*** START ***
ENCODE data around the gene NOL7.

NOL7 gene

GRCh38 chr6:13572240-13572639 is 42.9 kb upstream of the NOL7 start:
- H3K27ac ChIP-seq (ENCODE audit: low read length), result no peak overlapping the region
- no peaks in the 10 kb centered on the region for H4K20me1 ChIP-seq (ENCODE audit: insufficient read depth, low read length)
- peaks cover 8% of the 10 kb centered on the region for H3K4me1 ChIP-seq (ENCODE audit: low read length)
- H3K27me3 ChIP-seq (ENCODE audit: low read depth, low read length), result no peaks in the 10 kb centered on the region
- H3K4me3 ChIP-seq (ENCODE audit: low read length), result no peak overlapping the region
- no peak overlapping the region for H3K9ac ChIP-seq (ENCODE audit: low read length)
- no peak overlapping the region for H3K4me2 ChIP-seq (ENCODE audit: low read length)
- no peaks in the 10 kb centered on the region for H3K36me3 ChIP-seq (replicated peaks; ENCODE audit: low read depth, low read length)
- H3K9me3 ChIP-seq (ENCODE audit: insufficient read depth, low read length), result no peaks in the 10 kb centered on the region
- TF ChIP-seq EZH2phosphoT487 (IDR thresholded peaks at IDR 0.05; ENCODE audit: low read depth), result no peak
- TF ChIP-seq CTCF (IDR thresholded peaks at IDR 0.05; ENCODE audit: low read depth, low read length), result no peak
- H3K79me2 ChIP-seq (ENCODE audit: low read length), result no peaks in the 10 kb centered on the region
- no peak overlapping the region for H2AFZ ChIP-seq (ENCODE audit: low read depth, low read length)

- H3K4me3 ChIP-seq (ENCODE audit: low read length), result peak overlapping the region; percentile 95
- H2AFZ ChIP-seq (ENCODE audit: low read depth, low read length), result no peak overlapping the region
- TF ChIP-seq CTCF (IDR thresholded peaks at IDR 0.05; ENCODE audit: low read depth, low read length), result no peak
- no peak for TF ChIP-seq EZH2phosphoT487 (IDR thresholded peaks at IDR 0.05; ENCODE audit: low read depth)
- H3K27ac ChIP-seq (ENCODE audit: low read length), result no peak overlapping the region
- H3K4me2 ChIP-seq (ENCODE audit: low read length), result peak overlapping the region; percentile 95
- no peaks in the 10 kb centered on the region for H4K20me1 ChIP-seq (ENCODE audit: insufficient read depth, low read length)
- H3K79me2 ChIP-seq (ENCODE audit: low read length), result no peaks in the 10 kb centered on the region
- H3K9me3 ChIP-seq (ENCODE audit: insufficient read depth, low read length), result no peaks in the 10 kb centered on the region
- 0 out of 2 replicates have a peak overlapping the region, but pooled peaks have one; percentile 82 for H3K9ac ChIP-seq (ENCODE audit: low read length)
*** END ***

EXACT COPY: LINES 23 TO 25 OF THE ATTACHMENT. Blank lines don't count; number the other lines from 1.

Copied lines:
- no peaks in the 10 kb centered on the region for H4K20me1 ChIP-seq (ENCODE audit: insufficient read depth, low read length)
- H3K79me2 ChIP-seq (ENCODE audit: low read length), result no peaks in the 10 kb centered on the region
- H3K9me3 ChIP-seq (ENCODE audit: insufficient read depth, low read length), result no peaks in the 10 kb centered on the region